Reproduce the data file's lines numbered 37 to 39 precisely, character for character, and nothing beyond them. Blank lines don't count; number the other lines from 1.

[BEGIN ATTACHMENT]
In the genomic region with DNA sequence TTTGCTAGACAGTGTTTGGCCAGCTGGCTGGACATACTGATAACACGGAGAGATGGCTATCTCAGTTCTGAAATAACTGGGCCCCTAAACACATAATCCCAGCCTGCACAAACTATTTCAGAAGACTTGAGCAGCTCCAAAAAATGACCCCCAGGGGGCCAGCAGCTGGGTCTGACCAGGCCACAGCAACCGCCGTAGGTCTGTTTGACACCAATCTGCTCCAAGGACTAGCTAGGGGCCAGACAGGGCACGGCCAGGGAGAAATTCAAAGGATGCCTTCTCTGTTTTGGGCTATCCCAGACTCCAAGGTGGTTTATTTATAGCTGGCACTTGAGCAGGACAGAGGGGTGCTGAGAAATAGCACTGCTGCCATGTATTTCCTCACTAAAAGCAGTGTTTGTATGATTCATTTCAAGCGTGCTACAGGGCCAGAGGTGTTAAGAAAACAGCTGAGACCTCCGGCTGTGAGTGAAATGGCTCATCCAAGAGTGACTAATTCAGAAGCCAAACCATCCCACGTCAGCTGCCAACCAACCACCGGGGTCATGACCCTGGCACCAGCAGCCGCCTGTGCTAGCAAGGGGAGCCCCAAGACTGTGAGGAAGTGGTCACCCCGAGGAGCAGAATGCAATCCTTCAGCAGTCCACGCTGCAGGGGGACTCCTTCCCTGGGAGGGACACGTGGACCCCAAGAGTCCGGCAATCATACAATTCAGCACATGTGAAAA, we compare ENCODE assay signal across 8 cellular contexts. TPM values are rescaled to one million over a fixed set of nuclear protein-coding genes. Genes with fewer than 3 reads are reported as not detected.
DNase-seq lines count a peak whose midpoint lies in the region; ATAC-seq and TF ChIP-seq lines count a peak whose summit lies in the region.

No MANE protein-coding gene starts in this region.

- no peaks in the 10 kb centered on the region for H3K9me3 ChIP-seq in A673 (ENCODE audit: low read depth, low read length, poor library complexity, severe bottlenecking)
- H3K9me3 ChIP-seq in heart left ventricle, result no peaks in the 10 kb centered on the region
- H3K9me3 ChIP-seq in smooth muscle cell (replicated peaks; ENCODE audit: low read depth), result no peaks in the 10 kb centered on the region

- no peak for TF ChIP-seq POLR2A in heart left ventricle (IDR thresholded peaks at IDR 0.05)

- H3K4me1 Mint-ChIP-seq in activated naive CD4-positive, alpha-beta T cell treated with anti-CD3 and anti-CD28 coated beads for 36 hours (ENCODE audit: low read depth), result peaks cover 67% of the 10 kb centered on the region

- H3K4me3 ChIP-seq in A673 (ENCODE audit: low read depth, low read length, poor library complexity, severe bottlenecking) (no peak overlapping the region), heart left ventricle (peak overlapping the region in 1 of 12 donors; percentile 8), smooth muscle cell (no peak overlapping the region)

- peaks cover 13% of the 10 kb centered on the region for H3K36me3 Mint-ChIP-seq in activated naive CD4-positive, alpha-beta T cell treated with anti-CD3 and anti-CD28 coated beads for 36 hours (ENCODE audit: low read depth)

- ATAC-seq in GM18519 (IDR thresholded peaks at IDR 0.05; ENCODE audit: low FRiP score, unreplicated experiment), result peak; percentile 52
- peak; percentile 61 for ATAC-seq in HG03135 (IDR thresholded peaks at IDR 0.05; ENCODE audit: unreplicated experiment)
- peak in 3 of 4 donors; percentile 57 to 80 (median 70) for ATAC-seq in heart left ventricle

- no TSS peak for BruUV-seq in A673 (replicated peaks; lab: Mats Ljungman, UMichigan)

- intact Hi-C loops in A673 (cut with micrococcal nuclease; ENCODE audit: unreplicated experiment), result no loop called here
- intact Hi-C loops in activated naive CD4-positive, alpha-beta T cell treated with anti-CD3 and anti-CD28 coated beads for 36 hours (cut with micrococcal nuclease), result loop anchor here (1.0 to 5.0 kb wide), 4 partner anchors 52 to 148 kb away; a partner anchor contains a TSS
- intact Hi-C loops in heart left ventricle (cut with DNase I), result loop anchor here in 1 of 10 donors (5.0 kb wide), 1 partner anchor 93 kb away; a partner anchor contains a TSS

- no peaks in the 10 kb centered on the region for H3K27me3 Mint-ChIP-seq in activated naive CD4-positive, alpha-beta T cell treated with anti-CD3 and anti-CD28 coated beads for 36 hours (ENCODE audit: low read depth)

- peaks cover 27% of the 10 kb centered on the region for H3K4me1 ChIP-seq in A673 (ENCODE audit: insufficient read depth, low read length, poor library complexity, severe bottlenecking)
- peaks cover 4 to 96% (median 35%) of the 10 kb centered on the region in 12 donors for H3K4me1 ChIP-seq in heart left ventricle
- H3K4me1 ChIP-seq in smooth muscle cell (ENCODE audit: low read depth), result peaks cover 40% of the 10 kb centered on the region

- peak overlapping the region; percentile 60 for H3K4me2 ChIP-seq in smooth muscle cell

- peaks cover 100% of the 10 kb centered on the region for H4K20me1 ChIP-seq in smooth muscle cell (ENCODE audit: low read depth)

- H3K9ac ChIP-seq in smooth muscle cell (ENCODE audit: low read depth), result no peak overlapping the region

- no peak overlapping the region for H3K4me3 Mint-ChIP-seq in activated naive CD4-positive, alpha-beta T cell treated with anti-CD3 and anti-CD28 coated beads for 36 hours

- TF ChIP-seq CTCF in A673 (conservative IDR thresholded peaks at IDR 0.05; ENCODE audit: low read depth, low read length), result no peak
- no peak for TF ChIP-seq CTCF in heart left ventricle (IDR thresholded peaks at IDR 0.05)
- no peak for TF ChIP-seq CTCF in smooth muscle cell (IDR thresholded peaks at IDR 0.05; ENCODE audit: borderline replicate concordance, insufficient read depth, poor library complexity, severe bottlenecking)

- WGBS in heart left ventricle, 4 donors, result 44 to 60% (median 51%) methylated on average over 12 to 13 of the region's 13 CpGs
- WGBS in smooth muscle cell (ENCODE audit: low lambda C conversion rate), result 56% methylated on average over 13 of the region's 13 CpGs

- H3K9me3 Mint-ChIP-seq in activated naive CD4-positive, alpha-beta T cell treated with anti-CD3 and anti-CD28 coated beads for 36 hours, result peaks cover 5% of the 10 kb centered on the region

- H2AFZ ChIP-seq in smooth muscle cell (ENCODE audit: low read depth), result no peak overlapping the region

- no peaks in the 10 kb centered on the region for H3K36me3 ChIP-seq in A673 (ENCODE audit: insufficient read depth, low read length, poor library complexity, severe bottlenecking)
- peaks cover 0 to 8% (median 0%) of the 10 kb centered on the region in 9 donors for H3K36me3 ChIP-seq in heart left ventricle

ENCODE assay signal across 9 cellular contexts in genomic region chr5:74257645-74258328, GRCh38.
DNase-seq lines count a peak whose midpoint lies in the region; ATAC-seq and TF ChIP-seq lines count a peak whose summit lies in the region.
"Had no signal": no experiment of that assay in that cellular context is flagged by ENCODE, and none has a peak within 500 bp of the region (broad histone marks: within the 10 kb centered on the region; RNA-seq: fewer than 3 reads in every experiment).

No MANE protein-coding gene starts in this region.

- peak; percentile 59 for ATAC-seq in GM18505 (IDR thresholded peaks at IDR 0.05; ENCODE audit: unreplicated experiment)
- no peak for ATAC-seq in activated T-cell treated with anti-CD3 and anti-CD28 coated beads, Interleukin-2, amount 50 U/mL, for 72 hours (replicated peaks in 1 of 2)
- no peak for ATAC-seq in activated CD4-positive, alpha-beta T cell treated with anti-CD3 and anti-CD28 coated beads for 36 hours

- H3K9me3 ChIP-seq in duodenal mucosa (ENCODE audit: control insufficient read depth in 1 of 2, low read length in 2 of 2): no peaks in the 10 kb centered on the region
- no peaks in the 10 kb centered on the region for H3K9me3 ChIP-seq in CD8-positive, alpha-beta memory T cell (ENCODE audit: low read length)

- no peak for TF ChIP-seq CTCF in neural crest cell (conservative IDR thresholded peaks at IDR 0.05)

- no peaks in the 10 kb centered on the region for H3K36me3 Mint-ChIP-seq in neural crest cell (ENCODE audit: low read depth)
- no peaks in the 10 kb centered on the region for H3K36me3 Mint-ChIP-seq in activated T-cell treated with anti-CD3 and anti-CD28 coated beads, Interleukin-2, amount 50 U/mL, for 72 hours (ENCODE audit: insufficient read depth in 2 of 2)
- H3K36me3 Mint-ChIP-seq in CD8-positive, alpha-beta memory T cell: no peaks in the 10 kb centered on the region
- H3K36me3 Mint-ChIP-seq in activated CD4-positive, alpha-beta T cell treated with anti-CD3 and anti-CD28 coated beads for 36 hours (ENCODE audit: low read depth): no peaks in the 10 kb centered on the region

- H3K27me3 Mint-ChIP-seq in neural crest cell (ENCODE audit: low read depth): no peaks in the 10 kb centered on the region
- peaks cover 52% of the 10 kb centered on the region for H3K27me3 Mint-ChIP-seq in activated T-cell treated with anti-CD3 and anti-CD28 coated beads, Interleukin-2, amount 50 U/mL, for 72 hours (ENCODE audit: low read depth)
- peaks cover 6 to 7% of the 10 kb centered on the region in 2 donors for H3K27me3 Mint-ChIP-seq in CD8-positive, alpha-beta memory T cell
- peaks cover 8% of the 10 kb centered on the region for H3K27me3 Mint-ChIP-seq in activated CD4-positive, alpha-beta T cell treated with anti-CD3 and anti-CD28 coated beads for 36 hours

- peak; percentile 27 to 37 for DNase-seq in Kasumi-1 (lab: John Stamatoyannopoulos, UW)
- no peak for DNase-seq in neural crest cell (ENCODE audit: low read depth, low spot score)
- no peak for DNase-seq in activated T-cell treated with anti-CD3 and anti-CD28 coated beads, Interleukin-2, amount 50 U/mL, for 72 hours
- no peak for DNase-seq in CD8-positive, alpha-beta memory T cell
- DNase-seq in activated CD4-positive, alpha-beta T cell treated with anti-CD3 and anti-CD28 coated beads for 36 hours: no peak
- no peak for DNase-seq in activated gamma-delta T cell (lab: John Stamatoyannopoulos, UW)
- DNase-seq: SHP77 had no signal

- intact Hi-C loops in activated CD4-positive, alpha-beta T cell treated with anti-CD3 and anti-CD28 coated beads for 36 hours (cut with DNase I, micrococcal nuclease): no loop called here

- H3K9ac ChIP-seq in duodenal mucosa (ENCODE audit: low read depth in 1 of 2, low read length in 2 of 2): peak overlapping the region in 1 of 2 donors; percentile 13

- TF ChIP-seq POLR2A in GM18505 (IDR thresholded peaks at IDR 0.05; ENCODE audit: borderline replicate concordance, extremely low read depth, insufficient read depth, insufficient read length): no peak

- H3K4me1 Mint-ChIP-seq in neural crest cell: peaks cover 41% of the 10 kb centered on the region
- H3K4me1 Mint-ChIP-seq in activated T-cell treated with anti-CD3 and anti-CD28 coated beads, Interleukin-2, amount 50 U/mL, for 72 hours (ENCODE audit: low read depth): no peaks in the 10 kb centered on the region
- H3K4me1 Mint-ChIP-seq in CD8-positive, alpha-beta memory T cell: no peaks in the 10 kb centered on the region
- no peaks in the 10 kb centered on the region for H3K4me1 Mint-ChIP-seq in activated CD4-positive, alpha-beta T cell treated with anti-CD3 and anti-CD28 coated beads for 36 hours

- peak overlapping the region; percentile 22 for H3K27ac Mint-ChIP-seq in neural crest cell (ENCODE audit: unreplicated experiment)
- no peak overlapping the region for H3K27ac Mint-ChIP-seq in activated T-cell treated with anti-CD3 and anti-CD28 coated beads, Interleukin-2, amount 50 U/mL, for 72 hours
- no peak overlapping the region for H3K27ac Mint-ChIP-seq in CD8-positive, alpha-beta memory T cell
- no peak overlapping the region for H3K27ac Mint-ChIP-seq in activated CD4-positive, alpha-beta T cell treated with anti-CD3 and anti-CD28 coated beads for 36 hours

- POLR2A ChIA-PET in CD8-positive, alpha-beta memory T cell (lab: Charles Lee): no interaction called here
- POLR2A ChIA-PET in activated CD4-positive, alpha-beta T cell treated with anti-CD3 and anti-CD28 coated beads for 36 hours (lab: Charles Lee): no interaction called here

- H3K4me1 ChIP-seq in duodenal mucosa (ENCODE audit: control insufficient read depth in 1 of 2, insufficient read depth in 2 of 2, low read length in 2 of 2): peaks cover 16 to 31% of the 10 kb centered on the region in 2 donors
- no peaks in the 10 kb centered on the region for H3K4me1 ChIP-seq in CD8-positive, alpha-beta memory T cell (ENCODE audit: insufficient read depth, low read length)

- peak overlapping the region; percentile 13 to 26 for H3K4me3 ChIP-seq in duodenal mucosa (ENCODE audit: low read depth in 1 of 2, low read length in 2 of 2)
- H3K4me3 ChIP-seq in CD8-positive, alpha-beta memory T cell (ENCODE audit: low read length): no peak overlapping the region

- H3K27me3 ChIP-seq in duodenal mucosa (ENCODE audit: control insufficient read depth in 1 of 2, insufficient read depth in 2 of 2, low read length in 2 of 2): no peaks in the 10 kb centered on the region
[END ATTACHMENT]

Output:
"Had no signal": no experiment of that assay in that cellular context is flagged by ENCODE, and none has a peak within 500 bp of the region (broad histone marks: within the 10 kb centered on the region; RNA-seq: fewer than 3 reads in every experiment).

No MANE protein-coding gene starts in this region.

- peak; percentile 59 for ATAC-seq in GM18505 (IDR thresholded peaks at IDR 0.05; ENCODE audit: unreplicated experiment)